• Teach kids how to make the healthiest choices, even at fast food places.
  • Talk about portion size vs. serving size – most restaurants serve way more food than we need for one meal.
Keeping Soda Out of Schools

The School Beverage Guidelines was a pledge made in 2004. The point was to keep sugary sodas out of schools. Has it worked? Looks like it – most kids are having a tougher time finding sweetened beverages at school.

Beverage industry keeps pledge on sodas in schools, study says

This article in the L.A. Times reviews the School Beverage Guidelines that were signed in 2004. Although the voluntary guidelines has cost beverage manufacturers a lot of money, it looks like they’ve followed through with their promises. In fact, since 2006, the availability of sugary soda in schools has been cut in half.

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Energy Density

Energy density is the amount of energy (as represented by the number of calories) in a certain weight of food. Energy-dense foods have a lot of calories per serving size, while foods with low energy density have fewer calories for the same weight. An example of food with high energy density is ice cream because all those calories from the sugar and fat fit into a small serving size. What's a food with a low energy density? Spinach. There's only a few calories in a whole plateful of raw spinach leaves.

Energy density is determined by the macronutrients (protein, fat, carbohydrates), fiber and amount of water. Fiber and water have zero calories so the more fiber or water, the lower the energy density. Protein and carbohydrates each have four calories per gram and fat has about nine calories per gram, so typically food that is high in fat is also high in calories, but carbs and protein calories can add up quickly too.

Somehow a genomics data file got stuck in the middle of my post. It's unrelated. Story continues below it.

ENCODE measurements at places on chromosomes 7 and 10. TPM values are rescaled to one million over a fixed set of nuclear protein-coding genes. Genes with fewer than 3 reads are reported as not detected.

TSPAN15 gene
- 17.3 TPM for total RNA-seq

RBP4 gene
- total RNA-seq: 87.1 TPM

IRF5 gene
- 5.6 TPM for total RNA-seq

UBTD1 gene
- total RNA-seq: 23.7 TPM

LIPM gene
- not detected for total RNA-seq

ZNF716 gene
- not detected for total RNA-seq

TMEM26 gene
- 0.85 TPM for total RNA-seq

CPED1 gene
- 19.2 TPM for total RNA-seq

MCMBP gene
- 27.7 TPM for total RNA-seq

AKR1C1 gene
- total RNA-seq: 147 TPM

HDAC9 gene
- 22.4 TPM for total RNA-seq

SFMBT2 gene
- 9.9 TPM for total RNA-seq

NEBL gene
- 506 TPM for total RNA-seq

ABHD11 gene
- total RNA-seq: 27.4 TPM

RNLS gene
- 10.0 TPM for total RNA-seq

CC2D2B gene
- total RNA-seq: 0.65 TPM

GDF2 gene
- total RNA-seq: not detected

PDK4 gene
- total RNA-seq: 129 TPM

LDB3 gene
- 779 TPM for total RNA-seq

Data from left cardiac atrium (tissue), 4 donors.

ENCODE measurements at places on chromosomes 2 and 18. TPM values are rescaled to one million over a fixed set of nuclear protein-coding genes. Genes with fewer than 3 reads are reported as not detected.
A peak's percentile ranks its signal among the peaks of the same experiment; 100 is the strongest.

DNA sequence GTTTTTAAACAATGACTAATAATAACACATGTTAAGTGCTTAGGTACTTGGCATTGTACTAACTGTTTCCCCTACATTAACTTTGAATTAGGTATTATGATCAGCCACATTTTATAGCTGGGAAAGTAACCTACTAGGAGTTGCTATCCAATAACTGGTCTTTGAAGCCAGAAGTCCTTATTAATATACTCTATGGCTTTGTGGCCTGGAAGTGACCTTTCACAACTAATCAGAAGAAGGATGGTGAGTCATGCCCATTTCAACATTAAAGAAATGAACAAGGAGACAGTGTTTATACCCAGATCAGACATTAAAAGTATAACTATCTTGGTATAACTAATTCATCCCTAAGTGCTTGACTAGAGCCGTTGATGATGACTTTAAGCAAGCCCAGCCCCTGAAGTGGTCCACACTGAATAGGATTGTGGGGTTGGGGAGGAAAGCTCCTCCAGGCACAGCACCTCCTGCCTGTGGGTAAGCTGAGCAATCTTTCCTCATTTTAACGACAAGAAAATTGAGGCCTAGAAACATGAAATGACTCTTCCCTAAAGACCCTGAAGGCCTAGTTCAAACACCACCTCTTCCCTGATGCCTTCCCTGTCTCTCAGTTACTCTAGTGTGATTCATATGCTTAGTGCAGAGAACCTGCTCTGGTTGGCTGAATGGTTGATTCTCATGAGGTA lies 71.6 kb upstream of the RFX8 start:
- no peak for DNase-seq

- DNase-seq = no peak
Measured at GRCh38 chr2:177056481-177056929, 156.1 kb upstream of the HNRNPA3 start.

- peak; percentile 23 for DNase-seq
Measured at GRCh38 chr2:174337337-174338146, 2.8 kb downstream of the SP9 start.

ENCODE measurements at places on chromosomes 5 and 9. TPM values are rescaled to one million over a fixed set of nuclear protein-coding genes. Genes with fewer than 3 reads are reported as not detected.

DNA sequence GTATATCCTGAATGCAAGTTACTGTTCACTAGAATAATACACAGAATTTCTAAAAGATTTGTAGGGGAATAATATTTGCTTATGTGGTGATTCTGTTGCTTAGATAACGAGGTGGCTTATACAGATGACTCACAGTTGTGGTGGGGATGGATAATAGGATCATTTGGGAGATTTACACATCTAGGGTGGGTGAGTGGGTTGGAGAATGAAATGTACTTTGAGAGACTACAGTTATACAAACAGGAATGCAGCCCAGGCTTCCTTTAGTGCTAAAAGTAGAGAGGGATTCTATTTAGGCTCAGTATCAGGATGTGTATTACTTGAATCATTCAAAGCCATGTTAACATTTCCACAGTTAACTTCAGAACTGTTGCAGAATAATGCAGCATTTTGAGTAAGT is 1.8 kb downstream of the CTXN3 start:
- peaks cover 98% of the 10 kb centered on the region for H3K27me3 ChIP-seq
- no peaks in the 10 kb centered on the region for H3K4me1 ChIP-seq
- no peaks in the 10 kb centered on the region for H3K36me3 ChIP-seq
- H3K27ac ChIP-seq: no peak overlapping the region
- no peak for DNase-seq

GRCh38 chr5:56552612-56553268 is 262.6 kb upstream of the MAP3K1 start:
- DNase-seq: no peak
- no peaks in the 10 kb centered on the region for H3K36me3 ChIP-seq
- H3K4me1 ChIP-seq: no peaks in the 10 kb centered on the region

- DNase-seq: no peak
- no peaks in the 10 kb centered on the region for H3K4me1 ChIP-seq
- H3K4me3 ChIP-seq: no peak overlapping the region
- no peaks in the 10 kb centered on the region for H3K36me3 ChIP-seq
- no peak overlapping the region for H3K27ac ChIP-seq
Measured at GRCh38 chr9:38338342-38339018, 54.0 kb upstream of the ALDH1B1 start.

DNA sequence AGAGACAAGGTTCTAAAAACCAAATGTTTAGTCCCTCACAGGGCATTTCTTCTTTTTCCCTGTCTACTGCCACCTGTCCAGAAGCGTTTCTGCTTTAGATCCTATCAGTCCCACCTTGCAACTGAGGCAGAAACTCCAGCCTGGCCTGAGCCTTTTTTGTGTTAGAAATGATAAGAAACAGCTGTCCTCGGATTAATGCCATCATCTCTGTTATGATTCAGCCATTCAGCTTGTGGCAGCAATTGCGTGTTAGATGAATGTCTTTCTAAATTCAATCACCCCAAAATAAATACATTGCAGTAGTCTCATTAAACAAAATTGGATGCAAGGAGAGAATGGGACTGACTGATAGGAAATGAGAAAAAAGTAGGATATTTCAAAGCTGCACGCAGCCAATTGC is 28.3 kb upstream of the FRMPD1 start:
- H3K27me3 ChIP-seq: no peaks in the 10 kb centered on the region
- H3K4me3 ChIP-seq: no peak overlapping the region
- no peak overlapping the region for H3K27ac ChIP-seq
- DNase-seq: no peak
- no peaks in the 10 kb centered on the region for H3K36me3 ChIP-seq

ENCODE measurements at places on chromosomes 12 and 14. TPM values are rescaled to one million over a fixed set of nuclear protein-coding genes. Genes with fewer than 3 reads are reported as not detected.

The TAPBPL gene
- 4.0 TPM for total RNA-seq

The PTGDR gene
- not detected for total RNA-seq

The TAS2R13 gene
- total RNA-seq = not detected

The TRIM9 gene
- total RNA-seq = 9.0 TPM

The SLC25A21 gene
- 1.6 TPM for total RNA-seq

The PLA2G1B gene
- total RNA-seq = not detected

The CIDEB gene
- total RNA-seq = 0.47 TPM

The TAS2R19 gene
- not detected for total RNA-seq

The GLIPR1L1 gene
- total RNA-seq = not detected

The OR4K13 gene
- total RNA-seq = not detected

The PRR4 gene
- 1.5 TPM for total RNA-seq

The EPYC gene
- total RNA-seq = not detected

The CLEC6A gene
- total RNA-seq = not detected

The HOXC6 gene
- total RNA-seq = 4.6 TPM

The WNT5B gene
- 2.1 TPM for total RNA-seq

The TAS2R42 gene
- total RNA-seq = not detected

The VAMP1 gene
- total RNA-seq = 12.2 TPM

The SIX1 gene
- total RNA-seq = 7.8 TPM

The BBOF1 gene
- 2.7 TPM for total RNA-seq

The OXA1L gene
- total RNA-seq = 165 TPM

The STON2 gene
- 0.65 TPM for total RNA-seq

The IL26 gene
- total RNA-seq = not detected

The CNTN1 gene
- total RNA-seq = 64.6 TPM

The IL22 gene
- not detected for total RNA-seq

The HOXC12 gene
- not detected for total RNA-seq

Foods with low energy density include high-fiber green and colorful vegetables. Watery foods like whole fruits tend to be less energy dense as well. Fruits and vegetables are also nutrient-dense, which means they have a lot of nutrients per serving size.

Energy-dense foods include sweets, deep-fried foods, French fries, pasta, starchy vegetables, heavy sauces, cheese, nuts and seeds. Not all energy dense foods are bad for you (like nuts, seeds and starchy vegetables) - but you need to watch your portion size when you eat them.

Some foods, like soups and beverages, can be either high or low in energy density. Broth-based soups with vegetables are low in energy dense while creamed soups are more energy dense. Non-fat milk is less energy dense than regular milk and diet soda is less energy dense than a sugary soft drink.

Energy Density and Weight Management
Weight management is ultimately about watching how many calories you take in verses how many calories you burn. Understanding energy density can help you. When you fill up on foods that have a low energy density, you'll feel satisfied while you take in fewer calories. Of course, the opposite is true too. If you eat mostly high energy density foods, you'll need a larger volume of food to fill you up, and as a result, you'll take in more calories. That's not good if you want to lose weight, although it may be helpful if you're trying to gain weight. If you are trying to gain weight, be sure to choose energy dense foods that are still nutritious like avocados, nuts, and seeds rather than high calorie nutrient-poor junk foods.

More About School Lunches, Nutrition and Healthy Kids

Study: Food can 'reset' disturbed sleeping cycles

U.S. kids downing more diet drinks,0,5708478.story

Schools get creative with new USDA lunch guidelines, Baylor food expert says

Refunds issued: Kids' vitamins aren't as healthy as advertised

About Shereen Jegtvig

Shereen Jegtvig is a health and nutrition writer with two decades of experience counseling people on nutrition and diet. She has a master’s degree in human nutrition and is a member of the Academy of Nutrition and Dietetics and the Association of Health Care Journalists.   Shereen writes about nutrition for the large website (, is co-author of Superfoods for Dummies ( and Clinical Anatomy for Dummies ( She also teaches Evidence Based Nutrition to nutrition graduate students and fundamentals of nutrition to undergrads at the University of Bridgeport in Connecticut.